Germanic Languages | History Study of German Literature III
G575 | 2846 | Marc Weiner

G575	Historical Study of German Literature III

I, 2002-2003; TR 2:30-3:45
Instructor: Marc A. Weiner
Office Hours: BH668, TR 1-2, and by appt.
Tel. 5-2033; “”

Topic: “Aesthetics and Cult: The 19th Century and its Aftermath”

The course examines an aesthetic and sociological phenomenon that
recurs at several points throughout the 19th-century and well into
the 20th: the self-definition of an aesthetic practice and its
adherents by virtue of their rejection of what is deemed to be a
larger and more pervasive kind of aesthetic appeal to a mass
audience.  The notion that a given aesthetic practice is defined both
by what it rejects and by its appeal to an elected group of initiates
leads in the course of the 19th-century to the polarized assessments
of art as either the product of the “culture industry” or of the
ivory tower.  Nevertheless, while this phenomenon develops as an
accompaniment to the industrial production of culture in the course
of the 19th-century, its explanatory model continues to inform the
public discussion of art today.

The course seeks to illustrate this development by analyzing many of
its diverse manifestations in the 19th and early 20th centuries:
Romaticism (Friedrich and August Wilhelm Schlegel, Eichendorff, and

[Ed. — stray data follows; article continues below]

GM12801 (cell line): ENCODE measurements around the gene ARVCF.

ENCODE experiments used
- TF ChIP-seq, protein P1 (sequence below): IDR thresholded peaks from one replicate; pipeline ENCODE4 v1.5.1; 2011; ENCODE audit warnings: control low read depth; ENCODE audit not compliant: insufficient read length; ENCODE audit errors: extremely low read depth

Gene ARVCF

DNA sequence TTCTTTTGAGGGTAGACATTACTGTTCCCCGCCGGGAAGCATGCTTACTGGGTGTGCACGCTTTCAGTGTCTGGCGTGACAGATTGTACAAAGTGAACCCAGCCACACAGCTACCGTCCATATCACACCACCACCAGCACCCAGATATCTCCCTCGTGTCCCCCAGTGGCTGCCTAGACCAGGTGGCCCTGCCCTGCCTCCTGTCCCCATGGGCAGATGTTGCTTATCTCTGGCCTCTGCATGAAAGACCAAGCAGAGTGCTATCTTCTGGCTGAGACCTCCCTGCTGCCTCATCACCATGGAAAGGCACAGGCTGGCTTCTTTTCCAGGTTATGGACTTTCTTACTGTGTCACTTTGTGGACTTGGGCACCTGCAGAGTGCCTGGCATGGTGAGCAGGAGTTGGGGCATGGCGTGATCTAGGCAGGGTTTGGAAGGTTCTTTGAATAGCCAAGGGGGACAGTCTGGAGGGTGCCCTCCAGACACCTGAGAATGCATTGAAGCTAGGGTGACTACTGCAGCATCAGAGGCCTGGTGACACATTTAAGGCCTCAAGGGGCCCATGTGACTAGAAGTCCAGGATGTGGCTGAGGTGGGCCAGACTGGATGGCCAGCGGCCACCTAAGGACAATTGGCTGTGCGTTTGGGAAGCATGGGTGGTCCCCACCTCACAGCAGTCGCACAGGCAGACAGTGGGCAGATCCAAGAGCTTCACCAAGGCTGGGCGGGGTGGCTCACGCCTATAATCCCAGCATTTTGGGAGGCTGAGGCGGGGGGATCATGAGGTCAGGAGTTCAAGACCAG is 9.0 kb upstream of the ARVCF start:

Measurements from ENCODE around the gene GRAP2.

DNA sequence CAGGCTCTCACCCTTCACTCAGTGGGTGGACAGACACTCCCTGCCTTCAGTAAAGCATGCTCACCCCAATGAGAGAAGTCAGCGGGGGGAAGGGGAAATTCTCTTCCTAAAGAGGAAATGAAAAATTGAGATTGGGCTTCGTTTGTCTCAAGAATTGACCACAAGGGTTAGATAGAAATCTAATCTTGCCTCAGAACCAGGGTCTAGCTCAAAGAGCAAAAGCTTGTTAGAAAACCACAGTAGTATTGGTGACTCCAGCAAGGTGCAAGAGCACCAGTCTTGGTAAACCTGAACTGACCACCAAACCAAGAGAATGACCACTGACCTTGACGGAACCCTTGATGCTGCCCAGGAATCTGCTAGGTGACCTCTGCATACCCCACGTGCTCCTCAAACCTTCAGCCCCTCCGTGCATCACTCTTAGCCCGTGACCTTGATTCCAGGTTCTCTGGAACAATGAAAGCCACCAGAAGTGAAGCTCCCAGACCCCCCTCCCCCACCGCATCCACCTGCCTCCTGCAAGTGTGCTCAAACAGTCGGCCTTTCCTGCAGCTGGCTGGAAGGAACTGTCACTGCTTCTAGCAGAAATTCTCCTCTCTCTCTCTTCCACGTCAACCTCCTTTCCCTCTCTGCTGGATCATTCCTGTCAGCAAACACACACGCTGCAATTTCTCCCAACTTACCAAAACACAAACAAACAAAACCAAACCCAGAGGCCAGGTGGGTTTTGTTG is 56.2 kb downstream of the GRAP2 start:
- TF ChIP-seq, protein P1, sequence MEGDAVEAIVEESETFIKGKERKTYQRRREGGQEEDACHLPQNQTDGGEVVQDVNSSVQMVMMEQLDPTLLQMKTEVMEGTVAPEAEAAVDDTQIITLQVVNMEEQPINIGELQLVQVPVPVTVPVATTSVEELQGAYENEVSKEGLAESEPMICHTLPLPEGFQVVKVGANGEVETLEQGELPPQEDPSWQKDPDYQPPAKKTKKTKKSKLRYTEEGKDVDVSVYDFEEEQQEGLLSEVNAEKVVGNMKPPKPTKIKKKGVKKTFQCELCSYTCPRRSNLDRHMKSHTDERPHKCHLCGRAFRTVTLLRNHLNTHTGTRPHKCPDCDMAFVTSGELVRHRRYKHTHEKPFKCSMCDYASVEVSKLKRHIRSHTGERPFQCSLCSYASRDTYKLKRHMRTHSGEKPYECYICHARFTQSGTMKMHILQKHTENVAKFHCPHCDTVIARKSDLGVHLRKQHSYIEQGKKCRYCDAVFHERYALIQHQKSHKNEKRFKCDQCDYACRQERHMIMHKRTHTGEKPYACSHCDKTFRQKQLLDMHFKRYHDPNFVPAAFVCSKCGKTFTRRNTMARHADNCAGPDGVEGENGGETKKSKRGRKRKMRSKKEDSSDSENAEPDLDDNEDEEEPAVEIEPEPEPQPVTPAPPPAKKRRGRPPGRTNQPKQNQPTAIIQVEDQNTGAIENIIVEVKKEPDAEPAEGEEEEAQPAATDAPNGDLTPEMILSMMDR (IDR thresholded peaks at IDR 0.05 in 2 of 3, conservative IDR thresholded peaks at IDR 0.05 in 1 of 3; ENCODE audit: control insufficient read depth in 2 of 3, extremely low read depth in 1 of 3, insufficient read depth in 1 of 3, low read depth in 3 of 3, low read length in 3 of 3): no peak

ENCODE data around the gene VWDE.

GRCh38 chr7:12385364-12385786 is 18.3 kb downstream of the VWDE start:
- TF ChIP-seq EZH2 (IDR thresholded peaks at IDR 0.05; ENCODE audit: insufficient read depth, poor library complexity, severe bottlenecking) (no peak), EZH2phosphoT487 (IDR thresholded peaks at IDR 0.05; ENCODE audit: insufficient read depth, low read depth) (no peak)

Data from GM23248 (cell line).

Hofmann); “aristocratic,” Catholic neo-classicism (Platen) and their
criticism by Heine (as well as his criticism of the opposite of
romanticism, the political activism of the Jungdeutschen); Wagner’s
promulgation of art as a modern form of religion and his programmatic
retreat from the popular stage (“Religion und Kunst,” Parsifal, and
additional selected essays); the rejection of Naturalism (Hermann
Bahr); the formation of a cult of auratic aesthetics (Huysmans,
George, and the early Hofmannsthal); the Viennese Secessionist
movement and Schoenberg’s formation of a private concert series for
New Music; and the subsequent criticism of the l’art pour l’art
aesthetic (Hofmannsthal’s Märchen, Thomas Mann’s Tristan).

In addition, we will read a number of essays (by Peter Bürger, Max
Weber, Hans Sanders, and Gert Sautermeister) in an effort to place
these examples of cultic aesthetic practice into an historical,
sociological, and ideological context.

Owing to the extensive amount of material to be read in the course of
the semester and to the fact that the course is designed for first-
year students, students will be asked, in lieu of writing a paper, to
make a presentation in the final weeks of the class.